I’ve been researching World War I since early 2013 and when you ask people about the war, they invariably mention the trenches or possibly “no-man’s land.”
The first trenches were dug hastily and shallow, to enable soldiers to avoid splintering machine gun bullets.
The trenches quickly, however, went deeper and became a symbol of stagnation, horror and stalemate.
All of which were correct.
No man’s land was the area between the trenches.
Wikipedia describes No man’s land like this:
It is most commonly associated with the First World War to describe the area of land between two enemy trench systems to which neither side wished to move openly or to seize due to fear of being attacked by the enemy in the process.
Anyone who’s seen the movie War Horse, knows what no man’s land is like.
But early in World War I, civilians had no idea had awful the situation quickly became as the sides dug their trenches–ultimately stretching from the English Channel to neutral Switzerland, more than 400 miles.
Army censors tried to shield the public from the realities of life in the trenches and most people at the time only learned of their horror when soldiers returned from the front with ghastly stories, most of which included other horrors such as mustard gas, body pieces caught on barbed wire in no man’s land, and men who drowned in mud holes mere feet from safety.
How could these things be reported in the newspapers? England needed volunteers.
In my quest for primary source materials, I found in the writings of the only female war correspondent of note, a description of her visit to the trenches and no man’s land, early in the war.
Mary Roberts Rinehart had traveled to Belgium under the wing of the Belgium Red Cross. A former nurse, she toured hospitals and casualty stations, observing their physical, material and personnel limitations.
She was horrified.
But Rinehart also was a journalist writing for The Saturday Evening Post and she itched to see the front lines. Somehow, she found Belgian army officers willing to take her.
To the chagrin of male war correspondents desperately trying to get to the front to report on the same story, Rinehart was the first to see and report on no man’s land.
What she went through was harrowing. She described it in her 1915 book Kings, Queens and Pawns: An American Woman at the Front, published after she returned from traveling through Belgium.
“No man’s land is of fixed length but of varying width. There are places where it is very narrow, so narrow that it is possible to throw across a hand grenade or a box of cigarettes, depending on the nearness of an officer whose business is war. Again it is wide, that friendly relations are impossible, and sniping becomes a pleasure as well as an art.”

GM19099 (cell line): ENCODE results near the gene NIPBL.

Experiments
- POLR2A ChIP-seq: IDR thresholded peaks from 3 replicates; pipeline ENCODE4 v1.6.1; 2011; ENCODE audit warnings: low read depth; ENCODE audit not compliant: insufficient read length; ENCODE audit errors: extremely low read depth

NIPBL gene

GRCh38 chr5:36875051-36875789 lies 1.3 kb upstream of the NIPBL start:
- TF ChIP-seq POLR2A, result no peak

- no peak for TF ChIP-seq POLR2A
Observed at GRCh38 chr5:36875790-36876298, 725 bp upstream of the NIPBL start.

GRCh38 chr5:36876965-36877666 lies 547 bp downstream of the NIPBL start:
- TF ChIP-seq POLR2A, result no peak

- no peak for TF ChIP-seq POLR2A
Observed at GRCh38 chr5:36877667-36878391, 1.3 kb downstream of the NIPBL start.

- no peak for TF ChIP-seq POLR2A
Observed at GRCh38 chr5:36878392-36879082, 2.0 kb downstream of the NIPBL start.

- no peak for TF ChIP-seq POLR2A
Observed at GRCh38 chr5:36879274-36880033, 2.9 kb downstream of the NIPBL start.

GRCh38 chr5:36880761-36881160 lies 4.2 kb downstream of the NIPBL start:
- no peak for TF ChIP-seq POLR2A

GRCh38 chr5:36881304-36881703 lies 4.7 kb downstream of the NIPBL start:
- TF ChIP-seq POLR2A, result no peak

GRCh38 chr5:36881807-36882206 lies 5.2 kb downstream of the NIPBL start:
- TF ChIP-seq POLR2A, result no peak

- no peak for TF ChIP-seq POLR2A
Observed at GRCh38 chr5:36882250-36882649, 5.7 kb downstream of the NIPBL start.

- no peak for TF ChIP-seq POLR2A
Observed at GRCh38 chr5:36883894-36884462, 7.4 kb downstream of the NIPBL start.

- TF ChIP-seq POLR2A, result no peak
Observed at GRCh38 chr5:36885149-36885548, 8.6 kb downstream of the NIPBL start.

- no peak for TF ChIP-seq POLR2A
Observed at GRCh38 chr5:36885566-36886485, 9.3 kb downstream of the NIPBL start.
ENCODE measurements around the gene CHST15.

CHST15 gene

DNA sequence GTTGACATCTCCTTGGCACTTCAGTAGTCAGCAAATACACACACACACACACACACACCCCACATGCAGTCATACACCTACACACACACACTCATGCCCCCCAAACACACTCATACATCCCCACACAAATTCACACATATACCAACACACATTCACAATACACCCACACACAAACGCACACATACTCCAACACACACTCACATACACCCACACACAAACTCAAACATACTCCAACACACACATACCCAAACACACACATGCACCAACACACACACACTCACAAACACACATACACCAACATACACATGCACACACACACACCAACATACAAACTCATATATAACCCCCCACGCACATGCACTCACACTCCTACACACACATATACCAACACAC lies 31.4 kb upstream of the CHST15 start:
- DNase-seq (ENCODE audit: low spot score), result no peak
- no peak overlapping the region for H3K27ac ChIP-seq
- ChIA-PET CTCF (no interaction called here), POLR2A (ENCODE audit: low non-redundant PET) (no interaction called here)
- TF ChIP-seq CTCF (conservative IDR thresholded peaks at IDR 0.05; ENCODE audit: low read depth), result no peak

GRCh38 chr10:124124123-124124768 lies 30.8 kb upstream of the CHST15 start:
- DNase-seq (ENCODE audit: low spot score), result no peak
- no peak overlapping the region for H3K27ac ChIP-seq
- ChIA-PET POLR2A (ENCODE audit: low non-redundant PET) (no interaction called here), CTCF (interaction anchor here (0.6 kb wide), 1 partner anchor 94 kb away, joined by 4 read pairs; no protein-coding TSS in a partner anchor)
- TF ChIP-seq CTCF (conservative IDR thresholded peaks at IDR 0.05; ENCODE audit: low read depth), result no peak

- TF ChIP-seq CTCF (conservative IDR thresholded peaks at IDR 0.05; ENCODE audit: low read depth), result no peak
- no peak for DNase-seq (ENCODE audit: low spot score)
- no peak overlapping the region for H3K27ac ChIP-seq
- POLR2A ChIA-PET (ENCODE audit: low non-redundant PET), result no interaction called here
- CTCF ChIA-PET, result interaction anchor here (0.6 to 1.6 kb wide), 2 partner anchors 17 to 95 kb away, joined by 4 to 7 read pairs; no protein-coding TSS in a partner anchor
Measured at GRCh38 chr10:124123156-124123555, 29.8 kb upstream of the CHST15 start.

Rinehart wore a fur coat on the cold January and February nights when she visited over a three-week period. She wore a waterproof cloak on top which often got caught on barbed wire, frequently terrifying her as she waited in no man’s land to be disentangled.
Her article was allowed to be published, but she could not provide details as to where she was, who she was with or anything that might give the German enemy an advantage. One night, she advanced across an open area under a too-bright moon, to an outpost.
“That night I could look across to the German line . . . In each direction as far as one could see, lay a gleaming lagoon [of salt water the Belgians flooded their land]. The moon made a silver path across it and here and there were broken and twisted winter trees.
“It is beautiful,” said Captain F. . . “But it is full of the dead. They are taken out whenever it is possible; but it is not often possible. The water is full of barbed wire.”
They walked to an outpost one night. Rinehart’s escort explained a tacit system had been agreed upon–the two sides would not shoot each other’s sentries. This enabled movement in the dark. Still, the trip on foot was harrowing.
“It was necessary to work through a barbed-wire barricade, twisting and turning through its mazes. The moonlight helped. It was at once a comfort and an anxiety, for it seemed to me that my khaki-colored suit gleamed in it . . . my cape ballooned like a sail in the wind. I felt at least double my ordinary size, and that even a sniper with a squint could hardly miss me. And, by way of comfort, I had one last instruction before I started: “If a fusee [flare] goes up, stand perfectly still. If you move they will fire.”
They were headed to a church tower, two sides of which had already been knocked down by artillery, where a Capuchin monk turned Belgian soldier stood watch in the bell tower.
“600 feet beyond this tower were the German trenches. The little island [surrounded by the flood] was hardly 100 feet at its greatest dimension.
I wish I could make those people who think war is good for a country see that Belgian outpost. . . . Perhaps we were under suspicion; suddenly the fusees, which had ceased for a time, began again, and with their white light added to that of the moon the desolate picture of that tiny island. . . . There was the beauty of the moonlit waters, the tragedy of the destroyed houses and church, and the horror of the unburied bodies.”
Of the monk, she wrote
“He has held his position alone and unrelieved. He has a telephone, and he gains access to his position in the tower by means of a rope ladder which he draw up after him. Furious fighting has taken place again and again around the base of the tower. The German shells assail it constantly.”
The monk would climb down after a battle and bury the remains of both armies in the small graveyard still left.
The high command had not intended Rinehart to visit no man’s land. Click to Tweet
Rinehart, however, returned to America thankful for what she had seen and reported of no man’s land.
The censors couldn’t hide everything any more.
Mary Rinehart was an eye witness no man’s land. Click to Tweet